There are a couple of important points to note about our work above. First, we looked at points that were on both sides of x=1. In this kind of process, it is important to never assume that what is happening on one side of a point will also be happening on the other side as well. We should always look at what is happening on both sides of the point. In this example, we could sketch a graph and from that guess that what is happening on one side will also be happening on the other, but we will usually not have the graphs in front of us or be able to easily get them.

Next, notice that when we say we’re going to move in close to the point in question we do mean that we’re going to move in very close and we also used more than just a couple of points. We should never try to determine a trend based on a couple of points that aren’t really all that close to the point in question.

The next thing to notice is really a warning more than anything. The values of mPQ in this example were fairly “nice” and it was pretty clear what value they were approaching after a couple of computations. In most cases, this will not be the case. Most values will be far “messier” and you’ll often need quite a few computations to be able to get an estimate. You should always use at least four points, on each side to get the estimate. Two points are never sufficient to get a good estimate and three points will also often not be sufficient to get a good estimate. Generally, you keeping picking points closer and closer to the point you are looking at until the change in the value between two successive points is getting very small.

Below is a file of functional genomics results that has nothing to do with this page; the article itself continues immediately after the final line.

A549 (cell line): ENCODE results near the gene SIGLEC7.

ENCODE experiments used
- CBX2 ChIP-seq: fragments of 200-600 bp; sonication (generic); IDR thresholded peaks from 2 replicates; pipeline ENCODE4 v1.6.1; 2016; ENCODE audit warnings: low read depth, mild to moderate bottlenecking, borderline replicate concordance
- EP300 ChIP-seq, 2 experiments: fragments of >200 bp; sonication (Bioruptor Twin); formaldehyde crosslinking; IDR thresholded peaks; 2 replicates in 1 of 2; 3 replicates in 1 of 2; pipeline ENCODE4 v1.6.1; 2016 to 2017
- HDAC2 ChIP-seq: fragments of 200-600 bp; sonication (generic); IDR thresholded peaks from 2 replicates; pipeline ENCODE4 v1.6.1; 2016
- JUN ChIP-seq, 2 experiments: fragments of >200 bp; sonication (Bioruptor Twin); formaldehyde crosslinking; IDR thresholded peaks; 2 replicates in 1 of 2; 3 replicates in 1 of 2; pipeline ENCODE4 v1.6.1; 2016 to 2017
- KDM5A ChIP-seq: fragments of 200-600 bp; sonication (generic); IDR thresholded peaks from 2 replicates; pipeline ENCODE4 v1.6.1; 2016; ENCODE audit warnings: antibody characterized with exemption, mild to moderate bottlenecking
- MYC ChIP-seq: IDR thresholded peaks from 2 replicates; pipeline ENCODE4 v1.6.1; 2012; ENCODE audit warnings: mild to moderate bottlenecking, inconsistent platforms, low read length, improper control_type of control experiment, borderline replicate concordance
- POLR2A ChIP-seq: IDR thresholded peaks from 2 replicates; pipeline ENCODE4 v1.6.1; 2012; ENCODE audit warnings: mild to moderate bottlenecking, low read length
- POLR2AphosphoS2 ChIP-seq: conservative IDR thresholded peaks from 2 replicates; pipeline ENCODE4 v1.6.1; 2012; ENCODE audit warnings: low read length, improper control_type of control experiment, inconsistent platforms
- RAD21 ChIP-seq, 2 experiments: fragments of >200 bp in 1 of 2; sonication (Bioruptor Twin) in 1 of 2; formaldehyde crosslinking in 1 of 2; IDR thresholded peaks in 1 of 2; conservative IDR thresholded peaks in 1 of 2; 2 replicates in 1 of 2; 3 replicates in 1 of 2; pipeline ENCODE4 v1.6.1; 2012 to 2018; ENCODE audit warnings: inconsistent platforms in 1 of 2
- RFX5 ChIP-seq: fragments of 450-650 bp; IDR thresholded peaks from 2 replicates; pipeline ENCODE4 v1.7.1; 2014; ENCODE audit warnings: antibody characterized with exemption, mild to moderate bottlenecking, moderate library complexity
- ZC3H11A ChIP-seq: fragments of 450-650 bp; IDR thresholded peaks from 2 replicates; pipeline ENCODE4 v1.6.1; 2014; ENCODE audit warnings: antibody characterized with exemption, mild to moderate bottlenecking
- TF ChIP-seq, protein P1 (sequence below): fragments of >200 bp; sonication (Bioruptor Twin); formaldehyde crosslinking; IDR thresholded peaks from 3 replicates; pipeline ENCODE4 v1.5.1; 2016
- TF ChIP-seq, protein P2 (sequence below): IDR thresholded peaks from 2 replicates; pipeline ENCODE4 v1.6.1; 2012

Last, we were after something that was happening at x=1 and we couldn’t actually plug x=1 into our formula for the slope. Despite this limitation, we were able to determine some information about what was happening at x=1 simply by looking at what was happening around x=1. This is more important than you might at first realize and we will be discussing this point in detail in later sections.

## Is the derivative the instantaneous rate of change?

The **Derivative** as an **Instantaneous Rate of Change**. The **derivative** tells us the **rate of change** of one quantity compared to another at a particular instant or point (so we call it “**instantaneous rate of change**“).

## Is instantaneous velocity the same as the instantaneous rate of change?

**Velocity** is one kind of **rate of change**. It is the **rate of change** of position with respect to time. The rate** of change** is more general and includes **velocity** as one example. The word “**instantaneous**” has does not alter any of this.

## Is the instantaneous rate of change a limit?

The **instantaneous rate of change**, i.e. the derivative, is expressed using a **limit**. You need the **limit** notation on the left of all of your expressions, i.e. The **instantaneous rate of change** of a function f(x) at x=a is simply given by its derivative at x=a, i.e., f′(a).